A classic film noir, D.O.A. has a very memorable opening (a man walks into a police station to report his own murder!) which sets up a fast-paced 83 minutes of one insignificant man's race against time and death. Edmond O'Brien, an excellent character actor who never became a big star, has perhaps his best role as smalltime schlub Frank Bigelow, an accountant who goes on a businessman's holiday and winds up a dead man walking, thanks to a mysterious switched drink at a jazz club. For the rest of the film, he runs around San Francisco trying to piece together who poisoned him and why. The story can be hard to follow and piece together, but don't let that bother you; it's just a McGuffin. What matters is that you are watching a man who could die at any moment, and O'Brien is perfect in the role. His Bigelow is not particularly likable or unlikable, not particular handsome or ugly, not particularly anything, and that's what makes the film work. He could be anybody you know, he could be you. Also memorable is Neville Brand, in his first film role, as a sadistic tough guy who delights in the thought of getting to kill Bigelow ("I think I'll give it to you in the belly!"). There are few, if any laughs in this film; it is one of the bleakest, most fatalistic noirs ever made. The dialog is sometimes sharp as a tack and sometimes corny, and some silly wolf whistle sound effects near the beginning of the film are completely out of place, but overall, this ranks among the best films noir of the late forties and early fifties. ½- JB
YOURS TRULY, JOHNNY EVERYMAN
A true "everyman" of the cinema, Edmond O'Brien (1915 - 1985) appeared in many classic films aside from D.O.A.. His first film role was as the poet Gringoire in the 1939 version of The Hunchback of Notre Dame starring Charles Laughton and Maureen O'Hara. He can also be seen in such classics as The Killers, White Heat, The Girl Can't Help It, The Man Who Shot Liberty Valance, The Birdman of Alcatraz, The Longest Day, Fantastic Voyage and The Wild Bunch. Aside from Frank Bigelow in D.O.A., my favorite Edmond O'Brien performance is as sleazy Hollywood publicity man Oscar Muldoon in The Barefoot Contessa (1954) with Humphrey Bogart and Ava Gardner. As can be seen by these credits, O'Brien spent much of his screen career supporting bigger stars, but what would bigger stars be without the support of such character actors as Edmond O'Brien?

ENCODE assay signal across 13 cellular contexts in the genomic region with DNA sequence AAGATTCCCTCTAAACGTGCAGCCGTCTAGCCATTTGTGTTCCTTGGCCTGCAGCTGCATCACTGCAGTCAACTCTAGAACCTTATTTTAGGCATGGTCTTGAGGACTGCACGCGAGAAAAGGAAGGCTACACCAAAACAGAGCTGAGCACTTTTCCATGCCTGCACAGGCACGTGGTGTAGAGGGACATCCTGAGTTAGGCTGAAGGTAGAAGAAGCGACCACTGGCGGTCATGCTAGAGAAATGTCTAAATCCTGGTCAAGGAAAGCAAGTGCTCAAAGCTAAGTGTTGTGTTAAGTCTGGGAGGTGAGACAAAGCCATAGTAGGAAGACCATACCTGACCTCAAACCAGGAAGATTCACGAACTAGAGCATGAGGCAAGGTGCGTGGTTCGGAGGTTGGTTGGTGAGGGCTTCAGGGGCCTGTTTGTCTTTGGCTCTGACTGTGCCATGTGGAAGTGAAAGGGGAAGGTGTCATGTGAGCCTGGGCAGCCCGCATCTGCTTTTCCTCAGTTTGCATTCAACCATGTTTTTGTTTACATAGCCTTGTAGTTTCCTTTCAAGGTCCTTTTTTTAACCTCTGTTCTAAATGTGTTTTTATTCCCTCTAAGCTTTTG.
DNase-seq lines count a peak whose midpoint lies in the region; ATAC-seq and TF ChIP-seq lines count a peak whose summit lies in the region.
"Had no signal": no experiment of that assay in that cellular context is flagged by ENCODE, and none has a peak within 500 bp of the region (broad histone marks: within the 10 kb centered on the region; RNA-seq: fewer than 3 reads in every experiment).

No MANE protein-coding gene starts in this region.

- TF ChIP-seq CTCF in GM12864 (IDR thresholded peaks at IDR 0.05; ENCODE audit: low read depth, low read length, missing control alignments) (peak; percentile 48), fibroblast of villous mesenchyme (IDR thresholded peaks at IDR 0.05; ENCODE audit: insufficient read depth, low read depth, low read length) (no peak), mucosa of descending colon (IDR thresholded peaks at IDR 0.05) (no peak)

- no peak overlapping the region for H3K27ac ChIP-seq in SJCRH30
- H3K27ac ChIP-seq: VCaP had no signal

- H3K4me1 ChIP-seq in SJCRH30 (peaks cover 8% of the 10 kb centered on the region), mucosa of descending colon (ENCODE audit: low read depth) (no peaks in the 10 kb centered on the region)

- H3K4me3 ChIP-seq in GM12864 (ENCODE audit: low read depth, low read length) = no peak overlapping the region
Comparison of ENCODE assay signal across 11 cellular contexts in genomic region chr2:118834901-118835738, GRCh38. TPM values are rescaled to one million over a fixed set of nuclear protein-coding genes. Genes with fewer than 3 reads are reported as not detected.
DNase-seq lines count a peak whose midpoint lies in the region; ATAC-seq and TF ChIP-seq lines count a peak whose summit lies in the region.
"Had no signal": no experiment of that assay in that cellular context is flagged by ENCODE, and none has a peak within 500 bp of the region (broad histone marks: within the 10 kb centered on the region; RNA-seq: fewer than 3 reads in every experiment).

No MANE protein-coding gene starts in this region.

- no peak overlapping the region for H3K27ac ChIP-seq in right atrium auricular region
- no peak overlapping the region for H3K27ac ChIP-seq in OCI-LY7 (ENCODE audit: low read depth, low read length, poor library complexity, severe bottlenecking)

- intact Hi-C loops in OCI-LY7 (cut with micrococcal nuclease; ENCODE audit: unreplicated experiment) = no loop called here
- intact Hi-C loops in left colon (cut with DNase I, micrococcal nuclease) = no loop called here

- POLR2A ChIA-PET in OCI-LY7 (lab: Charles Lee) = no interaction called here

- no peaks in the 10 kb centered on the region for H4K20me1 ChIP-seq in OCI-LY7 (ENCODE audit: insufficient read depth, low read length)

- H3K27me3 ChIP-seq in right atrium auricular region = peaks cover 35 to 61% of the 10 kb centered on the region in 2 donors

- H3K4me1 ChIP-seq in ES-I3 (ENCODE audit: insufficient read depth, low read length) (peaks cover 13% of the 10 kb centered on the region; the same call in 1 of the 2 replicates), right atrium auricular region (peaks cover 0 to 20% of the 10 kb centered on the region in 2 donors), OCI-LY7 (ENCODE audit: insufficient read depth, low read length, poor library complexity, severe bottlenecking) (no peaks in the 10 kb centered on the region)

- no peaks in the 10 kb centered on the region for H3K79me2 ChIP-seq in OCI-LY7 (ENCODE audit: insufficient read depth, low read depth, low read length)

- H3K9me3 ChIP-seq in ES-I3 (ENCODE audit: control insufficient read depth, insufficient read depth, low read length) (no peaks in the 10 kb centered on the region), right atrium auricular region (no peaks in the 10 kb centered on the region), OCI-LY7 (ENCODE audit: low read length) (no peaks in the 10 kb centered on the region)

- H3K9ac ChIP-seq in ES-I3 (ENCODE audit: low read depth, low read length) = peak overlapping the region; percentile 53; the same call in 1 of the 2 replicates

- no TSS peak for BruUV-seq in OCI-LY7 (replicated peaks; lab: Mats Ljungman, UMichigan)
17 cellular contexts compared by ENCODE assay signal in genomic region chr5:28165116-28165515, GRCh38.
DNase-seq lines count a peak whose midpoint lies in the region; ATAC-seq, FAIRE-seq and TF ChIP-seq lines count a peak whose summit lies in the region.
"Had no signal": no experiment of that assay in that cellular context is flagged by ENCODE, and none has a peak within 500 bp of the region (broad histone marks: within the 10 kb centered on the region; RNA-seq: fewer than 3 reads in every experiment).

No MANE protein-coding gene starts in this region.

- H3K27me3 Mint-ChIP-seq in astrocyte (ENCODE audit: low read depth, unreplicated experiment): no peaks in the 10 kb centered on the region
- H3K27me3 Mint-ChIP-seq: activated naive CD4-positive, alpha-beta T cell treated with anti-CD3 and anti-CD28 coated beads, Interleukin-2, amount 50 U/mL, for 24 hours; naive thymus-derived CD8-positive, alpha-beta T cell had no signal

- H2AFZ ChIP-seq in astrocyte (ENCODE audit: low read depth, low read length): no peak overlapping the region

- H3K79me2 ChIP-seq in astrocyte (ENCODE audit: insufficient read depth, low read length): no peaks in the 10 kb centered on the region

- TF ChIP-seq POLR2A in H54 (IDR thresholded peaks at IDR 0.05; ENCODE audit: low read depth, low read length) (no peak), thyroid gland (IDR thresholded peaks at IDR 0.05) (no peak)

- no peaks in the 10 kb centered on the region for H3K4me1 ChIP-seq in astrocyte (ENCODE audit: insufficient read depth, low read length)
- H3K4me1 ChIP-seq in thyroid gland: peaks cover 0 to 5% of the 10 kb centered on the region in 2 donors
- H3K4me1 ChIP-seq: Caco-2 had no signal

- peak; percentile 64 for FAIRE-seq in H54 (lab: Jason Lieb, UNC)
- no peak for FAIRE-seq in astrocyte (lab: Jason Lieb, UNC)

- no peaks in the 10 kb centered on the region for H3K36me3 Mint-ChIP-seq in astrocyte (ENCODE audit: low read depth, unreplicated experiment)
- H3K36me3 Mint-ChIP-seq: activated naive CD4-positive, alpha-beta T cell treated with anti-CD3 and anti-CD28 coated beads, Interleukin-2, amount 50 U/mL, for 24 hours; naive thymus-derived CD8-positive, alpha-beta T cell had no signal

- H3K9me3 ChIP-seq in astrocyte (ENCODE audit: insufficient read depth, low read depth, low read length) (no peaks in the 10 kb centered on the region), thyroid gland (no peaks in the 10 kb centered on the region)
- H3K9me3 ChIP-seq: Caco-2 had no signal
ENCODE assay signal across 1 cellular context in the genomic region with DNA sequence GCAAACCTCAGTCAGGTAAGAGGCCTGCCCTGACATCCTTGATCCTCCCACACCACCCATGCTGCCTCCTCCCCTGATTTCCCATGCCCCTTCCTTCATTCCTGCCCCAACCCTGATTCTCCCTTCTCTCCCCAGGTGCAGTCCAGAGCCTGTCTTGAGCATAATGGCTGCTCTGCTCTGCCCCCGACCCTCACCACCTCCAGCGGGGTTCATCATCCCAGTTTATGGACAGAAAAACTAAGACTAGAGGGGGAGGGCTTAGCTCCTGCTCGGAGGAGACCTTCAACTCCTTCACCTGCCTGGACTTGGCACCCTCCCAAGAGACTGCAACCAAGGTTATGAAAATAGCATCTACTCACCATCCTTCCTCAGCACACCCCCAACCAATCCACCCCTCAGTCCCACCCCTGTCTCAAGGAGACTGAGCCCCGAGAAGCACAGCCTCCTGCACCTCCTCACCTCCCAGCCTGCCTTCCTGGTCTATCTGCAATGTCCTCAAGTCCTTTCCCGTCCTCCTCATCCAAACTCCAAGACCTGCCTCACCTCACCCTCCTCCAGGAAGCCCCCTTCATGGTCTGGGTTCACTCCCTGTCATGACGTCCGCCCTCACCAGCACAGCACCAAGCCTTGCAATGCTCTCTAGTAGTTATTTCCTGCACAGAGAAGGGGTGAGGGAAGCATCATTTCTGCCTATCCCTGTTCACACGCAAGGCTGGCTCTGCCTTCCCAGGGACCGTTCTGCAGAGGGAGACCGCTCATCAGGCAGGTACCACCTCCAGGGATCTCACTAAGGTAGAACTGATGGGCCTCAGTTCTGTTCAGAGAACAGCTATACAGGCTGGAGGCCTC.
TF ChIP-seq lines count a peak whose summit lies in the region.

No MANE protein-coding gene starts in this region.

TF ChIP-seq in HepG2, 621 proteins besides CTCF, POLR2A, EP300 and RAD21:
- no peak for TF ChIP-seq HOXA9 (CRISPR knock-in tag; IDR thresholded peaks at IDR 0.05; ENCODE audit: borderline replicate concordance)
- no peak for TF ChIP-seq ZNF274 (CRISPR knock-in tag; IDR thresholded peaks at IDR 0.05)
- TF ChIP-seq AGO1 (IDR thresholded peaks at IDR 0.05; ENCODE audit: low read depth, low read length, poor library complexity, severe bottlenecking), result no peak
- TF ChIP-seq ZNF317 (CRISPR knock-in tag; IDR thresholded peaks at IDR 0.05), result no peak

O'Brien also made multiple television appearances and was heard on the radio from 1950-52 in the program Yours Truly, Johnny Dollar.
ADD ANOTHER QUOTE AND MAKE IT A GALLON
"I want to report a murder."
"Sit down. Where was this murder committed?"
"San Francisco, last night."
"Who was murdered?"
Color Me Dead (1969) (with Tom Tryon)
D.O.A. (1988) (with Dennis Quaid)